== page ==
Date of Award

1-1-2011

Document Type

Campus Access Dissertation

Department

Health Services and Policy Management

First Advisor

Janice C Probst

Abstract

Congestive Heart Failure Hospital Admissions among Non-Elderly Medicaid and Uninsured Patients in South Carolina, 2008.

Background: Despite significant advances in the quality of care in some areas, hospital admissions for heart failure (HF) continue to rise . Data for this study examined hospital discharge data for South Carolina, 2008.

Purpose: The purpose of this analysis was to examine the likelihood of admission with a diagnosis of HF versus other diagnoses is higher for African Americans than white individuals. Also to determine the likelihood of admission with a diagnosis of HF versus other diagnoses is higher among 20 to 64 year olds who are uninsured or are Medicaid recipients than those that have private insurance.

Methods: Patient sociodemographic characteristics in relation to their income status, geographical location, payer status (Medicaid or uninsured) and age groups to privately insured patients of similar characteristics were compared using bivariate statistical analysis. Patients with HF between the ages of 20-64 were used as the study population. Logistic modeling was used to determine the differences with respect to insurance type, racial distribution, physician type and geographical location.

Results: Among the demographic characteristics in persons among 20-64, the likelihood of admission with a diagnosis of heart failure versus other diagnoses was found to be higher for African Americans than white individuals with the exception of geographical location. Those individuals that were discharged with the diagnosis of HF were less likely to have a cardiologist as a discharge physician than those who had a higher median income. Additionally, males were more likely to have higher HF admissions than non-HF admissions for the age group of 45-64 and also higher admissions for HF than females. Those patients with private insurance (53.2%) were found to be more likely to be discharged by a cardiologist than those that were Medicaid (20.0%), uninsured (8.5%)or for those that receive Medicare (18.2%).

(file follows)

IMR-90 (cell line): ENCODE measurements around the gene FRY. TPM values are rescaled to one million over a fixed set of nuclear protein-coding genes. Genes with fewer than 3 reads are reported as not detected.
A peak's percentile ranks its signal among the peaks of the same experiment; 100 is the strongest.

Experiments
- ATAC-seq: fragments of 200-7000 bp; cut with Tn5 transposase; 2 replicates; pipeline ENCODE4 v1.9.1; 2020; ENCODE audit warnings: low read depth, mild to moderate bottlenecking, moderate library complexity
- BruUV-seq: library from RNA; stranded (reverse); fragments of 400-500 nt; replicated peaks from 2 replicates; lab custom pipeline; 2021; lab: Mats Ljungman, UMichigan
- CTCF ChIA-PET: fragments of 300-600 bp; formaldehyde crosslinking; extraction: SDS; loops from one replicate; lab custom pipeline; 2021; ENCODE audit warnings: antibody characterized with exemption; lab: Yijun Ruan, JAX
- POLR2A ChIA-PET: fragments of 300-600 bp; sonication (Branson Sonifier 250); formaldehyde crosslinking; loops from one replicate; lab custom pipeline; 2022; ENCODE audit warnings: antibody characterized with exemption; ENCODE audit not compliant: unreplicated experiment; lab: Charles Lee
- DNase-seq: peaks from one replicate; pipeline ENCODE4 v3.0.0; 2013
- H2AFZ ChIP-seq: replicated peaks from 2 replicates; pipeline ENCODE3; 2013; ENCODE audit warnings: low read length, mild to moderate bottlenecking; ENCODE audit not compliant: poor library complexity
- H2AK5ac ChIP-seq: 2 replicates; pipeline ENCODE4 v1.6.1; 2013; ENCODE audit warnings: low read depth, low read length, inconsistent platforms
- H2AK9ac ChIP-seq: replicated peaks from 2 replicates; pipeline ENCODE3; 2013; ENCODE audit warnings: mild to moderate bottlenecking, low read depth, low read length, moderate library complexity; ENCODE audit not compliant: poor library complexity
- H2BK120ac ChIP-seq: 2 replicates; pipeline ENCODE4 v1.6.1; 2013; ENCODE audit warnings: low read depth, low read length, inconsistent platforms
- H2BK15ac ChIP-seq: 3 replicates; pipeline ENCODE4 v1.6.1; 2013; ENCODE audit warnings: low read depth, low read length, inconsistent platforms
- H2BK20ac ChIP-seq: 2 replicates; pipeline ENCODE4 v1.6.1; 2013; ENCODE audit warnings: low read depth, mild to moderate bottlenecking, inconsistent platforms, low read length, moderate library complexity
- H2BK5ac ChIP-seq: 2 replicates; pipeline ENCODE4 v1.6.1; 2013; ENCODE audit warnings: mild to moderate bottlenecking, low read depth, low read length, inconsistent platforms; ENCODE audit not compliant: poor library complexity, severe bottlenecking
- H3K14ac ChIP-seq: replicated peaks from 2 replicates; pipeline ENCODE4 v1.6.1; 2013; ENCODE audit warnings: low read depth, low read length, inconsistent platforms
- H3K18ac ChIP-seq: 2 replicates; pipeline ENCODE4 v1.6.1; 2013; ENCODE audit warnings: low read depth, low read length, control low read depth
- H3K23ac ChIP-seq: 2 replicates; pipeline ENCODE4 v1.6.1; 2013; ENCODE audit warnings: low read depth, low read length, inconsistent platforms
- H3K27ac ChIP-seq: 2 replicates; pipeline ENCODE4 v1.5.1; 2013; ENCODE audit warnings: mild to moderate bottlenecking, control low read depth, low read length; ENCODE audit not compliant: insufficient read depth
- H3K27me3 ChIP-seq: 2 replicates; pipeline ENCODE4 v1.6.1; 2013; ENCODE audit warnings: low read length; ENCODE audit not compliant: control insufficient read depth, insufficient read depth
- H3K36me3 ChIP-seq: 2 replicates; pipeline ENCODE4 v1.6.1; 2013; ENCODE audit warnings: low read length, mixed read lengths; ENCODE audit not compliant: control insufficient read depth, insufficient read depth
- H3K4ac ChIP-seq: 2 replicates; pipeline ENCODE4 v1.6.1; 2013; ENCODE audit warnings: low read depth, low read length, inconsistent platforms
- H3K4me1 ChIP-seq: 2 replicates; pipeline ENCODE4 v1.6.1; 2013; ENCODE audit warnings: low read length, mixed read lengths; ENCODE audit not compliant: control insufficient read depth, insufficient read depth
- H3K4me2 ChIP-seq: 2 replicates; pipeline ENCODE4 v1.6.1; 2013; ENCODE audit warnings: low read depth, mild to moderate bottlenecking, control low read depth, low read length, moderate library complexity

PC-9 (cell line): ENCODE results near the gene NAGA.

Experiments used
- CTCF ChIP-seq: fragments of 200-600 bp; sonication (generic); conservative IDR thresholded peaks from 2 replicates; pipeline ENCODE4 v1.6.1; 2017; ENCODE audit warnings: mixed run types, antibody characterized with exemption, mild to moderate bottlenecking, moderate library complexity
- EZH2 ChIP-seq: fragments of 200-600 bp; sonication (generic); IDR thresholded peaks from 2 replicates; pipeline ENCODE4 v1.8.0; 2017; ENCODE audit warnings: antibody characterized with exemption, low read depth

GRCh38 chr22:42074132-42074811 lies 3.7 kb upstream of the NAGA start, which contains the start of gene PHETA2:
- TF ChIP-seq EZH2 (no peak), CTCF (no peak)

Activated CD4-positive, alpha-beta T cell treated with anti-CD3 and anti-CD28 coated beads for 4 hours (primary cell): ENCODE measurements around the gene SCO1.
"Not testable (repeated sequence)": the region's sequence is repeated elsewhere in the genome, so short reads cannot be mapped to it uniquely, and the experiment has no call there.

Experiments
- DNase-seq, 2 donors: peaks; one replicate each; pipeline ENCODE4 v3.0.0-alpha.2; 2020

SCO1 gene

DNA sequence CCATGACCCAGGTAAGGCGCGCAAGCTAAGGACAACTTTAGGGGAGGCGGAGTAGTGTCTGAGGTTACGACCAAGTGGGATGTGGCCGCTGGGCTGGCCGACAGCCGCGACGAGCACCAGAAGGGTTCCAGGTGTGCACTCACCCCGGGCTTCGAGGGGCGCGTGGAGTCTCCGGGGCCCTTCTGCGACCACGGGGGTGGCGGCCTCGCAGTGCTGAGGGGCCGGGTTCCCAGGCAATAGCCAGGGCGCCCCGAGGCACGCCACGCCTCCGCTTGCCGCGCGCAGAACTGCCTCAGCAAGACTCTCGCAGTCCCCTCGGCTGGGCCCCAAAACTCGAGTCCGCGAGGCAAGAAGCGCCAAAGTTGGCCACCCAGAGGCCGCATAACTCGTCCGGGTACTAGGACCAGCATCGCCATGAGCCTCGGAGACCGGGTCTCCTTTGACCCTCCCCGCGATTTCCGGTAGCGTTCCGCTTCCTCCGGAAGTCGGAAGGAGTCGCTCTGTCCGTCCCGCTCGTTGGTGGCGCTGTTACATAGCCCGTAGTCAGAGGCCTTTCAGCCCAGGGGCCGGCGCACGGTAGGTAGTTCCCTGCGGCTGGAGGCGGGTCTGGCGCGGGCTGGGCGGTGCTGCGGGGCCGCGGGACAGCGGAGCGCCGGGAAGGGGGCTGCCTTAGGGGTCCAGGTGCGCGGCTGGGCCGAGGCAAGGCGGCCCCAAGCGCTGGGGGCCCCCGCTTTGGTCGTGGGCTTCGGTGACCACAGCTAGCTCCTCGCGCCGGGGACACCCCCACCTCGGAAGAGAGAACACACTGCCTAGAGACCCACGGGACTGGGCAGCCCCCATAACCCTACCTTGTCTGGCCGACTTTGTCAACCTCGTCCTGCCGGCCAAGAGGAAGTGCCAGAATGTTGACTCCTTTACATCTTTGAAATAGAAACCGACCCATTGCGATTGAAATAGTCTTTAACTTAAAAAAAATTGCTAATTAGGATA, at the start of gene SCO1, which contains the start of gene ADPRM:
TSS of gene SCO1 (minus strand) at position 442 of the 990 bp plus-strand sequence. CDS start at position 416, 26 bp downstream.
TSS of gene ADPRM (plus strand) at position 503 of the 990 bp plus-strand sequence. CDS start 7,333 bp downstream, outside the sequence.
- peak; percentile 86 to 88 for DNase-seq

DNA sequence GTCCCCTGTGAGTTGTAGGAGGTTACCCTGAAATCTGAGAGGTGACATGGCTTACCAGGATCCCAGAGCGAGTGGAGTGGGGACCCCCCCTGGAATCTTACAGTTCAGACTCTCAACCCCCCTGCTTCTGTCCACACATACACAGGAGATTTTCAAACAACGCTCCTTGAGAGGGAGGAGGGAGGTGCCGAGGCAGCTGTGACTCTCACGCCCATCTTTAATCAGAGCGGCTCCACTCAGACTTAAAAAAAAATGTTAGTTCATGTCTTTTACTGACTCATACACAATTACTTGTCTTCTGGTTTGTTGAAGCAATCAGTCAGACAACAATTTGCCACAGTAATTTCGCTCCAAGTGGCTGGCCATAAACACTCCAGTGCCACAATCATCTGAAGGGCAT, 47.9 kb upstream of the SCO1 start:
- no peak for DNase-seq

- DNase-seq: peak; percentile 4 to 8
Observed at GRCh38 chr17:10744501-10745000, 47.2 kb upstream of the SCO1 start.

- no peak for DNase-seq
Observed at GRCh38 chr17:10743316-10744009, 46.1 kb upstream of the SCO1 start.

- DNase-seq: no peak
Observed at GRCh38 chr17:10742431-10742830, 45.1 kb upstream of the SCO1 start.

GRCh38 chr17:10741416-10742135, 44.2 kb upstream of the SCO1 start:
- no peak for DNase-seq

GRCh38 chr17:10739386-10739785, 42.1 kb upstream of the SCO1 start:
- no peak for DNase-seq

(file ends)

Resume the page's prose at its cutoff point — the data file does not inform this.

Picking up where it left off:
Conclusion: Many barriers to care can lead to increased hospitalization for HF. The need for transitional care and better utilization of resources to manage chronic diseases at its earlier stage can prove valuable for both patient and state level resources.

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